Both the National Cable & Telecommunications Association and the American Cable Association are in agreement that the FCC needs to set up a process to verify that government broadband subsidies are going to unserved areas rather than to overbuilders of existing broadband service.
The FCC, in implementing its Connect America Fund Phase II of its move of Universal Service Funds from phone to broadband subsidies, proposed to use the National Broadband Map to identify eligible census blocks.
The FCC also proposed that eligibility be based on a definition of available broadband service be tied to a definition of 4 Mpbs downstream and 1 Mbps upstream. But it also recognized that might be tough since the map info was collected on a definition of 3 Mbps/768Kbps.
In comments on the Phase II rollout, both ACA and NCTA urged the FCC to adopt the lower standard. ACA pointed out that the proposal by the price cap LECs to up the standard to 6/1.5 Mbps would bring some census blocks with 4/1 provided by cable operators under the unserved definition. "Such a misguided policy would undermine the FCC’s objective of not providing support where an unsubsidized competitor provides service."
ACA also says the FCC should not make latency or capacity benchmarks part of the unserved definition, at least until it better defines those terms. ACA also says that while the FCC is correct not to treat purely speculative deployments as served areas, it should count those areas where "the provider has publicly announced that service will be available within a reasonable period" if progress toward that service can be documented.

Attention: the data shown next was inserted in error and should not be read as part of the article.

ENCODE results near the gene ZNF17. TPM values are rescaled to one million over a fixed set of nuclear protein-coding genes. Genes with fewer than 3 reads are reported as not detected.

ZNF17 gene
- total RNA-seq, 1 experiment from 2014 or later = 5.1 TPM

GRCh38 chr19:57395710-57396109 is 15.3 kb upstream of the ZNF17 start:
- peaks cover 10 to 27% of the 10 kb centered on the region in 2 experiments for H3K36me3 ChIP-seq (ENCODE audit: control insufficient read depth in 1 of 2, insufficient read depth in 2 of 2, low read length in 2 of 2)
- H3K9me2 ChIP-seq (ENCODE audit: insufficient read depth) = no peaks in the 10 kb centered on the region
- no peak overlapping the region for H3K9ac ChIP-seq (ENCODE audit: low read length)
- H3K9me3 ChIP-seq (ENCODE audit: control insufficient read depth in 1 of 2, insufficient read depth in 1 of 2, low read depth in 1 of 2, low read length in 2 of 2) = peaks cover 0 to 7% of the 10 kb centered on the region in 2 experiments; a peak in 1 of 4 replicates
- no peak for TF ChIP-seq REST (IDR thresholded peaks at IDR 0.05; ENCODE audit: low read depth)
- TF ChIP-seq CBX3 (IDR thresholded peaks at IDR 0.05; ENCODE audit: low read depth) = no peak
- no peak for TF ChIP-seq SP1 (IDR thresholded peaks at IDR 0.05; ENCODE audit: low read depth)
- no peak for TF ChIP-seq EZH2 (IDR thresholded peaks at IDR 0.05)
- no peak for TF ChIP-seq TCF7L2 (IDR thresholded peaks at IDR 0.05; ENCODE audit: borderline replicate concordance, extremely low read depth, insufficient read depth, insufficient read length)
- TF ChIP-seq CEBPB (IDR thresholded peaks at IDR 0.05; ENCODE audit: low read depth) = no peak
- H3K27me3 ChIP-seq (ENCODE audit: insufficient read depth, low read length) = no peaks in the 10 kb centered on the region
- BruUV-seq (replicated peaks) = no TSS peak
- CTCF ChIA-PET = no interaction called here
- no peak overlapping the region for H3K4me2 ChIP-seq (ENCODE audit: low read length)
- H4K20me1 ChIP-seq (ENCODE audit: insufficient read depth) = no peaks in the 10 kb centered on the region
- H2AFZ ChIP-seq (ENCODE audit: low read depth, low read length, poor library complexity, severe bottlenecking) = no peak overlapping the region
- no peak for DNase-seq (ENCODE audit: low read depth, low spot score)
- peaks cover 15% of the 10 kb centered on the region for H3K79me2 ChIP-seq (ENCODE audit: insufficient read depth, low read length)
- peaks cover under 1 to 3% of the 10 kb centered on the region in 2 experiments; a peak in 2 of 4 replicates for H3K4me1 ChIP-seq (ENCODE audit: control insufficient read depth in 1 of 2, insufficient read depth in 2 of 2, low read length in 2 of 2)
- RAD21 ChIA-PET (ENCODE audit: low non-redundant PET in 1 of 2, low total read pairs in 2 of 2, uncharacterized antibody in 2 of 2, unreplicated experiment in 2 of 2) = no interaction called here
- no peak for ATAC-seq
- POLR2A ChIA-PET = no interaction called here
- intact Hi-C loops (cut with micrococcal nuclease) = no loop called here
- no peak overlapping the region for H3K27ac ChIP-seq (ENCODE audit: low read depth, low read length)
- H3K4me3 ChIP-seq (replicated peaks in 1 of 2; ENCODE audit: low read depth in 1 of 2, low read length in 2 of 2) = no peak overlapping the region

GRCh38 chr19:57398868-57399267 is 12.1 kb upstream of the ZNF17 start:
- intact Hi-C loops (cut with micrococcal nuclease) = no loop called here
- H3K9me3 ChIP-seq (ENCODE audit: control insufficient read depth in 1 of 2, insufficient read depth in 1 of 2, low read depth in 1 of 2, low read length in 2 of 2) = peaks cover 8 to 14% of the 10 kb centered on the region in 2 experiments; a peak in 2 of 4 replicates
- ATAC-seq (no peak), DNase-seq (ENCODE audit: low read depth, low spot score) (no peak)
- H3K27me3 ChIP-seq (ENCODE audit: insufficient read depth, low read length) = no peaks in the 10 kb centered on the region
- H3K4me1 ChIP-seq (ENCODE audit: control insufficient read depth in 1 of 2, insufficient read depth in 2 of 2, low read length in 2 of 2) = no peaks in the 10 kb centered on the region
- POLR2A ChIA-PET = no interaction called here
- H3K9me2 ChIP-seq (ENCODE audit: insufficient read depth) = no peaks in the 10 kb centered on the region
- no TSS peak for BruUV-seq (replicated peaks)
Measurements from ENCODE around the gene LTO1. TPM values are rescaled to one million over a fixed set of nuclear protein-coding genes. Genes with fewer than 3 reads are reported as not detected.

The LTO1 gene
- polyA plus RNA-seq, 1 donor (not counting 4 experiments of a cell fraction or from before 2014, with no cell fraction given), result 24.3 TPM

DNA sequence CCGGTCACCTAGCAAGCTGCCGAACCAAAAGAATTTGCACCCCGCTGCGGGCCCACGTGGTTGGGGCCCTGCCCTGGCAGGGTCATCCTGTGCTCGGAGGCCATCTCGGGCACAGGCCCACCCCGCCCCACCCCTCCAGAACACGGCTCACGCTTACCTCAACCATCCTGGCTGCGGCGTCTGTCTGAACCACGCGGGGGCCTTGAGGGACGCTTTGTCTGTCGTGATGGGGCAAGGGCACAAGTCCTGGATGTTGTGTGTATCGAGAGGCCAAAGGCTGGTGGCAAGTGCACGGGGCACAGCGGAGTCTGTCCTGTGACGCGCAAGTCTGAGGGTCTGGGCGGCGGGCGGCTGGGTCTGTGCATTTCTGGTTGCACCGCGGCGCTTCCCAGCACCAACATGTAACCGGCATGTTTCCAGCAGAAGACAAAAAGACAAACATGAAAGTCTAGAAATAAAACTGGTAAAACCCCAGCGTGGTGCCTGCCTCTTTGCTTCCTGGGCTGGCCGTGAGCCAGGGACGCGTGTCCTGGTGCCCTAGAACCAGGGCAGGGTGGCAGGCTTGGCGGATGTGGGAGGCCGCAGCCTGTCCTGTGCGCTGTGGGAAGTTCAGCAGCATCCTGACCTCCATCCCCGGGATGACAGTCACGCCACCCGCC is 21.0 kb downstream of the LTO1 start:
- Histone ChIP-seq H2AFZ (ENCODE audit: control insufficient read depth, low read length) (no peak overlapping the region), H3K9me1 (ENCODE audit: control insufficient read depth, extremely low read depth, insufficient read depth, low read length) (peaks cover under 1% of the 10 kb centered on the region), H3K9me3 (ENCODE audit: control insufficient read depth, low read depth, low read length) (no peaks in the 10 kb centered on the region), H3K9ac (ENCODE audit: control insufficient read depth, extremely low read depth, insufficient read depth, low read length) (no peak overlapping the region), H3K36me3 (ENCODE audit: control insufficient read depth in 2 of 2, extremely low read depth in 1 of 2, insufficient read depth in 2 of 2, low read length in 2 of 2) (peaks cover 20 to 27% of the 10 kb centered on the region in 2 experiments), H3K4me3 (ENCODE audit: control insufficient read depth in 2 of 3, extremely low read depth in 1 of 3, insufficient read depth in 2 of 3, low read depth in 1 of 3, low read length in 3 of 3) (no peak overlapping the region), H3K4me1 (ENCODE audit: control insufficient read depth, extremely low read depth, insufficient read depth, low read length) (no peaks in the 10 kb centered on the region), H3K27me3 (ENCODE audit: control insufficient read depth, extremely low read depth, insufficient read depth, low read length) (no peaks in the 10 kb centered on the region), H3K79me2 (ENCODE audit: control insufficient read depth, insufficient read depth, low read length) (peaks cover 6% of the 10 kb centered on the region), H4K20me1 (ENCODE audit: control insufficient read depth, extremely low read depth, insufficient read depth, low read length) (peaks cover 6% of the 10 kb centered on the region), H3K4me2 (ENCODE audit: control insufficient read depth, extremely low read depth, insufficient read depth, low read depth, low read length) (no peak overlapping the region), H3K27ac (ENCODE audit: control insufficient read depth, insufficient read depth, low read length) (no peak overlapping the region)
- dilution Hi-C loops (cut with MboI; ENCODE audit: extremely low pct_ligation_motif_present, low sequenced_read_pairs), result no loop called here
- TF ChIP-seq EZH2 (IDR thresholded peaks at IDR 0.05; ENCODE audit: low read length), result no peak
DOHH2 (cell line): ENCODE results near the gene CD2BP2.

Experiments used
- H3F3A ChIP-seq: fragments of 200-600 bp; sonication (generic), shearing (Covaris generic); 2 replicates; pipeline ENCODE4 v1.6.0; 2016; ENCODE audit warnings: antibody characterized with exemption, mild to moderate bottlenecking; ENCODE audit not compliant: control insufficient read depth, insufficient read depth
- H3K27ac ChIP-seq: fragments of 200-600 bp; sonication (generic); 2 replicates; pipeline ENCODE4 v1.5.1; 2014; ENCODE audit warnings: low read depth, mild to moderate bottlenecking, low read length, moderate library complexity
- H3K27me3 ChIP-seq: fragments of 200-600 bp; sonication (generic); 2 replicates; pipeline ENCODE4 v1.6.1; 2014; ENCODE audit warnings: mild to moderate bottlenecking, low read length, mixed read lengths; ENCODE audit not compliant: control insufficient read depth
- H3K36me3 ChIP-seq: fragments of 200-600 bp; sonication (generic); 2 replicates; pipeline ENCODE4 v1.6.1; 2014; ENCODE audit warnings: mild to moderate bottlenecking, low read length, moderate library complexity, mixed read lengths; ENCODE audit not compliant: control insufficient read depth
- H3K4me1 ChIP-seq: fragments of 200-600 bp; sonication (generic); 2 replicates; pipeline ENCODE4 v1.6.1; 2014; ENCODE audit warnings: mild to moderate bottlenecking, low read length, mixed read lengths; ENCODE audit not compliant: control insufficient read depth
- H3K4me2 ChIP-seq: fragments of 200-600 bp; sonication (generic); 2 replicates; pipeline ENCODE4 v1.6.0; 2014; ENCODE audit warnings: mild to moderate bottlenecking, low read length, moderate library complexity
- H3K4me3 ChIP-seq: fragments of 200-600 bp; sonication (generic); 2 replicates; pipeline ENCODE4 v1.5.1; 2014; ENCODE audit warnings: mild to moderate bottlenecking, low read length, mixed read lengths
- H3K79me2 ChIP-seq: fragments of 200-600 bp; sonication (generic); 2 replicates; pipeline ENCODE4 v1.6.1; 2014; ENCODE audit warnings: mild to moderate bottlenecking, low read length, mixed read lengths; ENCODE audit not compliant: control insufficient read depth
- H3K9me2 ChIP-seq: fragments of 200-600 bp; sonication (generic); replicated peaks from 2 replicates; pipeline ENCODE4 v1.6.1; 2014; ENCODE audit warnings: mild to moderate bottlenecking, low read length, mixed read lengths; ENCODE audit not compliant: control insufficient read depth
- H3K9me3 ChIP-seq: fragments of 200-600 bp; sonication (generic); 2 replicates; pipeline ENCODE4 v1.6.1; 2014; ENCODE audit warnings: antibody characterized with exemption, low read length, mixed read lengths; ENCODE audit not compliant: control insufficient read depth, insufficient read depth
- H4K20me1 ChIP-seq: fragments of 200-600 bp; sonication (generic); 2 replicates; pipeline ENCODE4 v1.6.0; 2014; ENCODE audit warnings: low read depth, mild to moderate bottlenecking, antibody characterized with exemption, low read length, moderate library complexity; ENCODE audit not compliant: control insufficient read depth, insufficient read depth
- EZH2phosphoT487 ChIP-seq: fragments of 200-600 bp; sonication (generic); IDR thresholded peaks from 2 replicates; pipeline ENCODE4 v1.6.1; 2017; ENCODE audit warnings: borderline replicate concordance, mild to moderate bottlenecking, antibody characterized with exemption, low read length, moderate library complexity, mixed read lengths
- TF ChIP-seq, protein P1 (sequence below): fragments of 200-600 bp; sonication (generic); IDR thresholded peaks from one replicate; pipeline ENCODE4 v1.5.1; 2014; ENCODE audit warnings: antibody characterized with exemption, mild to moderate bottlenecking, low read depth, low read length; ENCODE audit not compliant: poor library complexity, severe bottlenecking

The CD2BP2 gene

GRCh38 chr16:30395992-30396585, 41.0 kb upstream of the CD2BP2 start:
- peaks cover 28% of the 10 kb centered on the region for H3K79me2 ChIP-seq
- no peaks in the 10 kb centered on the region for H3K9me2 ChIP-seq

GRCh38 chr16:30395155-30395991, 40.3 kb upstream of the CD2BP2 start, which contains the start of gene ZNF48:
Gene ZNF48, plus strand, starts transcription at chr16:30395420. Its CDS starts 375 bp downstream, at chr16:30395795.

The FCC is also creating an appeals process for cable operators and other competitive carriers to challenge unserved desgnations that would trigger the ILEC support. Both associations agree that the FCC should treat partially served census blocks as ineligible for LEC subsidies, saying it would be too tough to drill down to the sub-census block level.
NCTA has also asked the commission to publish the challenges to the initial census block list and explain why they were or were not accepted. NCTA also wants it to publish the price cap
LEC's acceptance or rejection of support. "[A]llowing providers access to this information benefits the public because providers are less likely to expend their resources to build in new areas where price cap LECs will shortly be providing subsidized service, and can instead direct their buildout efforts to areas that do not receive government support," NCTA said.
In the first phase of the program, the two largest potential recipients, AT&T and Verizon, declined to accept the funding, deciding instead to build out on their own timetable and without the restrictions the FCC put on the funding. They also had to specify where they would deploy and how much of their eligible funding they would use.
The first phase of the fund is $300 million of transitional support as the FCC moves from the old high-cost support mechanisms for price cap carriers to the Connect America Phase II mechanism, in which the FCC will offer $1.8 billion annually to subsidize broadband build-outs in price cap territories via a combination of cost modeling and competitive bidding.
With Verizon and AT&T sitting out, the majority of the Phase I money went unspent and the FCC is currently trying to modify the rules there to make it more attractive to the price cap LECS.